When we’re young we’re told we can be anything we want to be and the sky is the limit. But as we try and determine our interests, collect our diplomas and “grow up,” we’re incessantly pressed to make decisions which will carve out the path to the rest of our lives. Looking back at my 17-year-old self, I thought I knew for sure who I wanted to be going into college; a broadcast news reporter, traveling the world to inform and engage others on behalf of a major network like ABC or CNN. With passion and excitement, I did everything right. Earned [somewhat] straight A’s (remember that time I got a 23/100 on a stats exam? lolz), landed a dream internship in NYC during college and secured a job at a national news network in NYC less than six months after graduating Magna Cum Laude.
And then everything fell a p a r t . . .
The hours, the commuting, the move to the city, paying rent, buying food, dealing with [rude] co-workers, being sleep-deprived and the impending feeling of doom.
I couldn’t complain though. I was living the DREAM, right? Working alongside network news anchors, living on the Upper West Side and gallivanting throughout the city that never sleeps was my daily life. It’s a wonderful feeling to have that light-bulb moment when you know you’re doing exactly what you’re supposed to be doing; but it’s crushing when that light-bulb explodes into a million pieces of insecurities, uncertainties and a sinking feeling that you’re nowhere near where you want to be.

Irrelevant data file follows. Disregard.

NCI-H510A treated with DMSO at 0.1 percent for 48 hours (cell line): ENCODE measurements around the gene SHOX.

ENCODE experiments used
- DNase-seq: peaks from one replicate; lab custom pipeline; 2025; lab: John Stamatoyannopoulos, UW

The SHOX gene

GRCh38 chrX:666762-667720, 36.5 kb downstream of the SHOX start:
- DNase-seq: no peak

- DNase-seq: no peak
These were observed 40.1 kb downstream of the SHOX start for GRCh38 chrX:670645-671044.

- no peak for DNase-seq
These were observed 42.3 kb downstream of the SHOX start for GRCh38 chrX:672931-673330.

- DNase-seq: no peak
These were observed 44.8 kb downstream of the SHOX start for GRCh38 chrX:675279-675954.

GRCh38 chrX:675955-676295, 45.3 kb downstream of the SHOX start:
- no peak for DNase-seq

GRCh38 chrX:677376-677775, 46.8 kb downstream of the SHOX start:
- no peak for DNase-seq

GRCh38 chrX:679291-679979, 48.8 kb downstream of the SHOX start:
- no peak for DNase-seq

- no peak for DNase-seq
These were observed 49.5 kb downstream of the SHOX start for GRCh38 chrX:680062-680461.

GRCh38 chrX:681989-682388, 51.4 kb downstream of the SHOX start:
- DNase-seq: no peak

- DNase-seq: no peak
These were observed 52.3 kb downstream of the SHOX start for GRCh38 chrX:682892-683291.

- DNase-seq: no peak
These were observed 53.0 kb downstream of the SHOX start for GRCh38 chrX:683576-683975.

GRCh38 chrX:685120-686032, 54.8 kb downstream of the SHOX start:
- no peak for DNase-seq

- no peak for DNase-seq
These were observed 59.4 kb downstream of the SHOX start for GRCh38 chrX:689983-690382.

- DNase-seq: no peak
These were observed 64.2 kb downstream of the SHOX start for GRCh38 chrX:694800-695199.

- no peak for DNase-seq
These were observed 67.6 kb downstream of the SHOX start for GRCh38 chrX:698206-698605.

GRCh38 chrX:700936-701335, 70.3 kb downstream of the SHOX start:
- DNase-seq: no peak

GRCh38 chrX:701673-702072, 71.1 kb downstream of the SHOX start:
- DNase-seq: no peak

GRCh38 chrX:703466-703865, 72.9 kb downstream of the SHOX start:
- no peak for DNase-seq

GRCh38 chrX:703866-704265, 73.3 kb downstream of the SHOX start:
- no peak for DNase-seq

I realized the only thing holding me back was everyone else’s expectations of who I would be. Jackie the Journalist. Rapetti the Reporter. (And any other alliteration you can dream up.) But when you’re taking ‘sick’ days because you’re sick of your co-workers, that’s a pretty good sign things aren’t so super duper. Now that I’ve expressed my disinterest in broadcast journalism for all the fear-mongering and exaggerated reporting I’ve experienced (not to mention working in a newsroom is about as glamorous as babysitting a bunch of toddlers), everyone keeps asking me what I’d like to do next. But the truth is I have no idea. And then I have a million ideas. A pilot! A chef! An archaeologist! A wildlife photographer! How does anyone decide on just one path?
My mom, who at my age was already married and had me, believes I should have a jump-start on a career by now and be well on my way to moving out of the room I’ve spent most of my 23 years in. She thinks I’m too old to be so wishy-washy about my future. And then there’s my hil-ar-ious dad on the other end of the spectrum who recently said he believes 23 is the new 16.
While I’d like to think I’ve grown somewhat since 16, I still believe I can be anything and everything I want to be even if I don’t know what that means yet. This isn’t me complaining about having to pay bills and do so-called grown-up things (OK, it kind of is…), but I’ve never believed in following social norms. Society says I should have this and do that but, as the Brits say, that’s bollocks. I’m still learning and growing and living on my own terms. I’ve worked hard and saved some money. Sure, I could find some random job, put the money I have towards rent and move out. Instead I’ve booked a ticket, packed some coloring books (for the undying kid in me… plus it’s a great way to pass time on a plane!) and am off to California. And I could not be happier.
Spread kindness and cheer, xo
P.s. If you have any West Coast food recommendations, HOLLER AT ME!